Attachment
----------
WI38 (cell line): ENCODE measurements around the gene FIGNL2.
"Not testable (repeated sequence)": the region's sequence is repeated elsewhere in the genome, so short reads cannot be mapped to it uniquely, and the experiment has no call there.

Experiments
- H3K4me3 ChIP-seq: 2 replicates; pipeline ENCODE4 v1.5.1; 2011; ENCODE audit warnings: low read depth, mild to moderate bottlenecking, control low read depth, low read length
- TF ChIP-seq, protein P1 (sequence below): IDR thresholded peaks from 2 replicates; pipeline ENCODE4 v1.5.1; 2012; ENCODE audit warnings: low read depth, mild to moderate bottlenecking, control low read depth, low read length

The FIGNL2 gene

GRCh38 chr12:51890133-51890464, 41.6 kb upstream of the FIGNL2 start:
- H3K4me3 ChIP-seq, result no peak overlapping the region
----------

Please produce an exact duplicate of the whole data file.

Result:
WI38 (cell line): ENCODE measurements around the gene FIGNL2.
"Not testable (repeated sequence)": the region's sequence is repeated elsewhere in the genome, so short reads cannot be mapped to it uniquely, and the experiment has no call there.

Experiments
- H3K4me3 ChIP-seq: 2 replicates; pipeline ENCODE4 v1.5.1; 2011; ENCODE audit warnings: low read depth, mild to moderate bottlenecking, control low read depth, low read length
- TF ChIP-seq, protein P1 (sequence below): IDR thresholded peaks from 2 replicates; pipeline ENCODE4 v1.5.1; 2012; ENCODE audit warnings: low read depth, mild to moderate bottlenecking, control low read depth, low read length

The FIGNL2 gene

GRCh38 chr12:51890133-51890464, 41.6 kb upstream of the FIGNL2 start:
- H3K4me3 ChIP-seq, result no peak overlapping the region